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The I-9 form may look like boring paperwork, but don’t be fooled: it is a very important part of the hiring process and has legal consequences. Read on to learn more about the I-9 form and how to fill it out properly.

What Is an I-9 Form?

The I-9 form verifies an employee’s eligibility to work in the United States for any employer.

Why Are I-9s Important?

I-9 forms protect your organization from criminal prosecution. I-9s are important for:

  • Compliance with the law. The Immigration Reform and Control Act requires all employees hired after November 6, 1986, to have a completed I-9 form.
  • Audits. HR audits occur to ensure the employee files are up to date and correct. Failure to have a completed I-9 will result in a fine of up to $2,332 for every missing/incomplete form.
  • Risk mitigation. Confirming every employee has a complete and up-to-date I-9 form mitigates the risk of fines and potential legal cases against the company.

Who Needs to Fill Out an I-9?

Every employee in an organization needs to fill out an I-9 Form, whether they are a resident or nonresident of the United States.

How to Fill Out an I-9 Form

Filling out an I-9 form properly, without missing any sections, is critical to avoiding fines. This section provides instructions on filling out the I-9 form properly.

Step 1: Section 1 and Documentation

The employee fills out Section 1 on the first day of employment and presents acceptable documentation within the first three days of employment, proving their identity and their authorization to work in the United States.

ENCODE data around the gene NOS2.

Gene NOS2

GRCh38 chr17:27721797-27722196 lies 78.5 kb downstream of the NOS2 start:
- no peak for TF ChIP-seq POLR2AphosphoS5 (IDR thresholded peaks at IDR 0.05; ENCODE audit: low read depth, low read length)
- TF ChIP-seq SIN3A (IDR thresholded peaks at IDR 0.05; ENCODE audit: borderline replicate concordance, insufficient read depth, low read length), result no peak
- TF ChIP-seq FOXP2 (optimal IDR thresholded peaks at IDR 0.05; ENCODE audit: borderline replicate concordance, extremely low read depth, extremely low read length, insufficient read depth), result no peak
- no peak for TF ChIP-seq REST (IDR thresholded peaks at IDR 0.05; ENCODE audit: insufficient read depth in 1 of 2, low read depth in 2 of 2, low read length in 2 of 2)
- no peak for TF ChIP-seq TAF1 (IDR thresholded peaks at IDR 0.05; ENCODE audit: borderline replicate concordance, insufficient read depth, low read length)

Acceptable documentation can come from List A (these items show identity and work authorization), or from List B and List C. List B documents prove the identity of the new employee while List C documents prove the employee is authorized to work in the United States.

Step 2: Section 2

The employer examines the documentation provided by the employee and uses that to complete Section 2 within the employee’s first three days of employment. The documentation must be actual documents, not pictures or copies of the documents. If an employee provides a copy or picture, they can still provide other documentation—or a receipt for new documentation—within the first three days of employment.

An employee who provides a receipt is given a 90-day grace period to provide the new documentation to HR.

Be sure both you and the employee sign and date the form.

Step 3: Updates

When an employee’s work authorization expires or there is a legal name change, the employee should bring new documentation to HR. In that case, HR completes Section 3.

What To Do With Remote-Only Employees

ICE has extended the flexibility regarding compliance for I-9 Forms through April 30, 2022 >  https://www.ice.gov/news/releases/ice-announces-extension-i-9-compliance-flexibility-3

“This extension will continue to apply the guidance previously issued for employees hired on or after April 1, 2021, and work exclusively in a remote setting due to COVID-19-related precautions. Those employees are temporarily exempt from the physical inspection requirements associated with the Employment Eligibility Verification (Form I-9) until they undertake non-remote employment on a regular, consistent, or predictable basis, or the extension of the flexibilities related to such requirements is terminated, whichever is earlier.”

Aside from that, ICE provided the following guidelines for verifying remote employees:
“If the authorized representative refuses to complete Form I-9 (including providing a signature) another authorized representative may be selected. If the employer hires a notary public, the notary public is acting as an authorized representative of the employer, not as a notary. The notary public must perform the same required actions as an authorized representative. When acting as an authorized representative, the notary public should not provide a notary seal on Form I-9.”